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Travel Tips: How to 'Easily' Get a UK Visa

On 9th July 2012, the Home Office introduced a new stringent financial requirement to be met by an applicant in an application for leave t...

On 9th July 2012, the Home Office introduced a new stringent financial requirement to be met by an applicant in an application for leave to enter or remain in the UK as a spouse of a British Citizen or a person who is settled in the UK.

The rule requires the sponsor (who is the partner or spouse in the UK) to be in receipt of an income of at least £18,600.00 per annum if they want to bring their partner or spouse to the UK from outside the European Union. In addition, the sponsor would need to earn an additional £3800,00 for a child if they wanted to bring a partner and one child at the same time to the UK. 

If there is more than 1 child to bring to the UK, then the sponsor must earn an extra £2400.00 for each additional child. This means that a sponsor who wants to bring a wife and two children to the UK at the same time needs to have an income of at least £24,800.00 per annum. 

The rules went further to state that the sponsor must have been in receipt of the relevant income for a minimum period of at least 6 months prior to the date of application. This means that one cannot meet the requirement if their sponsor has only been in that employment for less than 6 months. The sponsor would have to wait and gather pay slips for at least 6 months before the applicant can submit their application for entry clearance.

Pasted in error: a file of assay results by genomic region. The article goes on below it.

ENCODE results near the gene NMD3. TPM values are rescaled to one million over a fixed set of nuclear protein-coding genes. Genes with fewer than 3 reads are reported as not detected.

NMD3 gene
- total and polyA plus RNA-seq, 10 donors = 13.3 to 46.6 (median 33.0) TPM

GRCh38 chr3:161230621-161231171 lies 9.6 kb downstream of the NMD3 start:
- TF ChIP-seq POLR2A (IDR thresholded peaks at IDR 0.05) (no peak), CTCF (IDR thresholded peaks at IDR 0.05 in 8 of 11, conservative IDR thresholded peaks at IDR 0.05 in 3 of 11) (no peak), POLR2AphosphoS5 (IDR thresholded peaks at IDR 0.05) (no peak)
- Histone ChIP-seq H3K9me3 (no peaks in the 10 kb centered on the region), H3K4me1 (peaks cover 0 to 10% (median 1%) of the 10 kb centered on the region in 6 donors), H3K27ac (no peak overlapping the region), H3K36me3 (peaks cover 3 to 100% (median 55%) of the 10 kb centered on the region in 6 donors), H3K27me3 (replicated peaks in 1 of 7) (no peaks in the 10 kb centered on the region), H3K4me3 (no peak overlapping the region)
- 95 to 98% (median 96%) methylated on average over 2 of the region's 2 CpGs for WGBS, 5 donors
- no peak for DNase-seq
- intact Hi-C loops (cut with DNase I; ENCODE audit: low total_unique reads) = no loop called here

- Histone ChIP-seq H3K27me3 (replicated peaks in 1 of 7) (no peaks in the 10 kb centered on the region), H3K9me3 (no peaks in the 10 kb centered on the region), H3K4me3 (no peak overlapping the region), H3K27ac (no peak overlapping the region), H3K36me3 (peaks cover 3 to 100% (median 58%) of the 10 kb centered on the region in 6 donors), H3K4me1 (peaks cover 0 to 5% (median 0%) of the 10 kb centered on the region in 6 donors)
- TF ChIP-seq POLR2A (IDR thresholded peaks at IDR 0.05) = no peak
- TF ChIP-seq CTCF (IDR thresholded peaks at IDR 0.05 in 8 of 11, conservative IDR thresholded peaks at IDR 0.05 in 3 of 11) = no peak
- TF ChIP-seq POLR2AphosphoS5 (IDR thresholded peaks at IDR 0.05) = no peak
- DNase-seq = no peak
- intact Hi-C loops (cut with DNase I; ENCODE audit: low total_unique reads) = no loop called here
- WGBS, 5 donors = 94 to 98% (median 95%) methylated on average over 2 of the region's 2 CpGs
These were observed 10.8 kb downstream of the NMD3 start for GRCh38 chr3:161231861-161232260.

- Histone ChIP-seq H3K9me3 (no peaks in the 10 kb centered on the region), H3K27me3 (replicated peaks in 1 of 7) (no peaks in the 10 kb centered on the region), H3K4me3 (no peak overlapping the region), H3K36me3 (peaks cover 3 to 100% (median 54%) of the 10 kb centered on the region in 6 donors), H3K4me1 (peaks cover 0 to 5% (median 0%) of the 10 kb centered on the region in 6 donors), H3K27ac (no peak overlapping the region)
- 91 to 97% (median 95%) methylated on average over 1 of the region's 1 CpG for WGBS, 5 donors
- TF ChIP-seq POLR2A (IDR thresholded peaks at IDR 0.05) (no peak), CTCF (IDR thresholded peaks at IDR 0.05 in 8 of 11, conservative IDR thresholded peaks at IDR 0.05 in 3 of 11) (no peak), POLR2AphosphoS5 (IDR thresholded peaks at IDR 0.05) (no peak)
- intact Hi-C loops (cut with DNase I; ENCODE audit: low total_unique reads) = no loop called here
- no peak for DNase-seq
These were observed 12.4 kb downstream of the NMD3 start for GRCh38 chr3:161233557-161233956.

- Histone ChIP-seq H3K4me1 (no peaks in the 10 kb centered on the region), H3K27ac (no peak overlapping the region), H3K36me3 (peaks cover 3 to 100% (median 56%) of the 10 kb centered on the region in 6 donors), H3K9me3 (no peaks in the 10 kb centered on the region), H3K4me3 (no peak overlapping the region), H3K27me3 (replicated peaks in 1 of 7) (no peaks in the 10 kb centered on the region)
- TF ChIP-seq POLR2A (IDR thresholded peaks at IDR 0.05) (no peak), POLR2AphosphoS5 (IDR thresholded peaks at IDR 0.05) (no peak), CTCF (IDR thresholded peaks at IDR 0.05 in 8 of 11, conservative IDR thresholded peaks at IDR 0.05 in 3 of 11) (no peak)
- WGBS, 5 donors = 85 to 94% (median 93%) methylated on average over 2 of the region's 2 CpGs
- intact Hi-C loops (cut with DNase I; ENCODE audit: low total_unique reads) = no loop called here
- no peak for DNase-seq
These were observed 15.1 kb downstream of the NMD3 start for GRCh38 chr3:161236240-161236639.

Visa Application

The new rule was introduced along with a series of other immigration rules as the first batch of the immigration reforms to be introduced by the Conservative government. The government policy behind this minimum income threshold was to reduce the pressure on public funds as the government was concerned that some people coming to the UK as spouses and children were adding pressure on public finances as their sponsors were not able to maintain them financially without recourse to public funds.

Before these new rules, it was fairly easy to bring spouses to the UK as there was no minimum income threshold to prove that one can maintain their dependants in the UK. The maintenance rules before then were not onerous. Sponsors could even rely on certain benefits to prove that they have the money to maintain their dependants in the UK.